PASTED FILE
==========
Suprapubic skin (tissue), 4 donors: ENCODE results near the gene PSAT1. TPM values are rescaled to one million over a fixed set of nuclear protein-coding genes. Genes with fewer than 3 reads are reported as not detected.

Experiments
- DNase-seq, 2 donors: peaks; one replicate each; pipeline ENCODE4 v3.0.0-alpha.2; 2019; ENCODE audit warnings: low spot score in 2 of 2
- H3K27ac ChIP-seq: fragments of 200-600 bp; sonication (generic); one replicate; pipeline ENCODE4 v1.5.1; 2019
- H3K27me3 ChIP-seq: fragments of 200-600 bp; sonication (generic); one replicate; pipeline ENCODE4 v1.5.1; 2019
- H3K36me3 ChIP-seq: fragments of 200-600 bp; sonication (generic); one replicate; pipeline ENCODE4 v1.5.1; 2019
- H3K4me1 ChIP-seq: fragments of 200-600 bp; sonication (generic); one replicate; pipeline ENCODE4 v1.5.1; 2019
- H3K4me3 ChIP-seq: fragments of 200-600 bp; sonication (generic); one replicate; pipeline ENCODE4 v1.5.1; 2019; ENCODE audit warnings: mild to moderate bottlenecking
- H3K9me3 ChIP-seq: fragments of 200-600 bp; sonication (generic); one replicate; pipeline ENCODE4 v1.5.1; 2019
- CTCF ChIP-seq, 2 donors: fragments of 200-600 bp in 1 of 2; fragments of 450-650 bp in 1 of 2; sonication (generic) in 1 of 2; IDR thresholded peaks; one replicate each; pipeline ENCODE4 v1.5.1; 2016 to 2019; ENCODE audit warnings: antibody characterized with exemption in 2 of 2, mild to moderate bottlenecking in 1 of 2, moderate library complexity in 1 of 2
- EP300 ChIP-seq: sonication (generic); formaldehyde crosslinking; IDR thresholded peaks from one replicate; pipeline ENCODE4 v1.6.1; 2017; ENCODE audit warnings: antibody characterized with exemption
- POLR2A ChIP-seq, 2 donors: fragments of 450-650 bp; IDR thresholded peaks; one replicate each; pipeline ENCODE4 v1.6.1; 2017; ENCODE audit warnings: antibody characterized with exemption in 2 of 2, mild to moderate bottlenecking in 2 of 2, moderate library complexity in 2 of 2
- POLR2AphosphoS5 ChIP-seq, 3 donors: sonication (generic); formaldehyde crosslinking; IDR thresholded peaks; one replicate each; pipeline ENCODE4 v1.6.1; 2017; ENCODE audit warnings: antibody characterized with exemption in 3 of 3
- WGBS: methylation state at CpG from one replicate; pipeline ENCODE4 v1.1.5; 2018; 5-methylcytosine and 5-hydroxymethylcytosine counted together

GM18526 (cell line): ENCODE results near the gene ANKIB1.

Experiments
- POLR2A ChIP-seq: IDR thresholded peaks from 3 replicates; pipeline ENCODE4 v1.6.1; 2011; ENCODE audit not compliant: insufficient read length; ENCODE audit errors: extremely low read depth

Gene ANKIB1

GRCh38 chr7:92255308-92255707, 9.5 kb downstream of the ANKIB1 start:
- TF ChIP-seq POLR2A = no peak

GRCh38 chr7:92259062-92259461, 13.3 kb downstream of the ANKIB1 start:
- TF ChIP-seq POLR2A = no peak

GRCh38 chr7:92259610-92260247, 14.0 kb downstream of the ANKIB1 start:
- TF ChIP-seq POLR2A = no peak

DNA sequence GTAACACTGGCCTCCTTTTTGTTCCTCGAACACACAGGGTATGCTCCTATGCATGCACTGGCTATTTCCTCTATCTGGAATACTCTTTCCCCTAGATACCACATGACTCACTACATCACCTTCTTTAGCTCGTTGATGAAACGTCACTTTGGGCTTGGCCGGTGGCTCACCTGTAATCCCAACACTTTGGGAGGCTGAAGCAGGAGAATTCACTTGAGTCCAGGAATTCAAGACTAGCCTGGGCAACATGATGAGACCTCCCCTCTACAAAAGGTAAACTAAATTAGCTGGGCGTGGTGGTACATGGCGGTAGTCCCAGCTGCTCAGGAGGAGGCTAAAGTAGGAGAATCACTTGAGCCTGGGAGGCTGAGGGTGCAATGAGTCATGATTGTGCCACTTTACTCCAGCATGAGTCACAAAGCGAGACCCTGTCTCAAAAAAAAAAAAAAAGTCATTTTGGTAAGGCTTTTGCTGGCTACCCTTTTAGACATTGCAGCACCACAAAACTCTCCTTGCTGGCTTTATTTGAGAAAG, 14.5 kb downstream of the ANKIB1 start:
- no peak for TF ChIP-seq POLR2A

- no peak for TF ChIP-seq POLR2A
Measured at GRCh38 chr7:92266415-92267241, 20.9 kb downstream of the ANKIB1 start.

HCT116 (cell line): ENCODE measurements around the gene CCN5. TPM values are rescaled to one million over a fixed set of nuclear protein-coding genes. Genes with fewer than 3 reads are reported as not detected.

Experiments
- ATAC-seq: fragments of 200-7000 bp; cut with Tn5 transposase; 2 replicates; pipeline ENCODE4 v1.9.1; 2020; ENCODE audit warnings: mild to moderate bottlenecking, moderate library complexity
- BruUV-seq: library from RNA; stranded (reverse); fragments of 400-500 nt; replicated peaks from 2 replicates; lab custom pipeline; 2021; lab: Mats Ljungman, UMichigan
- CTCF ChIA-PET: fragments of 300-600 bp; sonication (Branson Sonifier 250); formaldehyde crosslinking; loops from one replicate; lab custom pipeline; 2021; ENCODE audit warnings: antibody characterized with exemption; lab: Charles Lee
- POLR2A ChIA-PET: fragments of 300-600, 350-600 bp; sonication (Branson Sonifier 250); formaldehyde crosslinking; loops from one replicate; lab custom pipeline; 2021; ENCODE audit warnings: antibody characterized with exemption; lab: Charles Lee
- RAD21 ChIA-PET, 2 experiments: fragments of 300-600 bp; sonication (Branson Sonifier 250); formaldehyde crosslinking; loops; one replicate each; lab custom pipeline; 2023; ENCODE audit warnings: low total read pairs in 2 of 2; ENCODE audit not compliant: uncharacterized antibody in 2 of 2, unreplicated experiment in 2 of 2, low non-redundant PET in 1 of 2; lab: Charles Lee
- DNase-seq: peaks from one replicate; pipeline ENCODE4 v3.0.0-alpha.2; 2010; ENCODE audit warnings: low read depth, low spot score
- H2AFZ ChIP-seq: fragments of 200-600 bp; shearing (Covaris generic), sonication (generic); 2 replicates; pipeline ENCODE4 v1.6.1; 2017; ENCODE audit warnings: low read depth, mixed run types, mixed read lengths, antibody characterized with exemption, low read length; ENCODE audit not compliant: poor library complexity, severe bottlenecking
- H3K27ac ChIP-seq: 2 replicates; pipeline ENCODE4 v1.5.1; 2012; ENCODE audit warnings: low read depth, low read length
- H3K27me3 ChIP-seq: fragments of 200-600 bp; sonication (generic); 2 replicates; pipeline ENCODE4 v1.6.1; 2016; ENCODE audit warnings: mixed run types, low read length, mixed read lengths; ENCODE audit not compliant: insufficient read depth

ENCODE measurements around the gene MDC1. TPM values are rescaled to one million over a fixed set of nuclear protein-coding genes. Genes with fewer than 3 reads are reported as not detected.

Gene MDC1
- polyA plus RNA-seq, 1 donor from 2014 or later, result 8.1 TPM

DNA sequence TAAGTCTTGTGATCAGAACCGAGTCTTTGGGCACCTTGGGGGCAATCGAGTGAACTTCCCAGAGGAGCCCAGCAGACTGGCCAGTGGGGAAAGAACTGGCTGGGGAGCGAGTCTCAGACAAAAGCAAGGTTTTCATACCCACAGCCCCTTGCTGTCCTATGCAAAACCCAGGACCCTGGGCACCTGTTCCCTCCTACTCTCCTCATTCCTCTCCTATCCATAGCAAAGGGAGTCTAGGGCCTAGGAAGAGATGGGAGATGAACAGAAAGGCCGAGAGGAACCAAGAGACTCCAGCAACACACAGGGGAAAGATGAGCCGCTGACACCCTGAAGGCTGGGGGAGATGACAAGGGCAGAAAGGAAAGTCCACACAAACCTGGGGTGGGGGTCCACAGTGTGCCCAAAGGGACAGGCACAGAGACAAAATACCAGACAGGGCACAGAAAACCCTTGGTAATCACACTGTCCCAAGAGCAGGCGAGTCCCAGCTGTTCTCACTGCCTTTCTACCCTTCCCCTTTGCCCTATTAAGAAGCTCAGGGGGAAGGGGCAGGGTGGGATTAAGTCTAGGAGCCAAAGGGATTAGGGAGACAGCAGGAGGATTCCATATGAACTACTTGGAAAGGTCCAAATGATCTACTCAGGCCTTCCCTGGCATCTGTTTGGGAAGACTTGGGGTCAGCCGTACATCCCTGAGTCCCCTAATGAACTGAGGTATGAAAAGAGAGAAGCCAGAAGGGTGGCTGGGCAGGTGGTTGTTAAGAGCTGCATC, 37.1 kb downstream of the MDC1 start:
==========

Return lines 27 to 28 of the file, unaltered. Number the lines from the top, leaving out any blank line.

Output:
- no peak for TF ChIP-seq POLR2A
Measured at GRCh38 chr7:92266415-92267241, 20.9 kb downstream of the ANKIB1 start.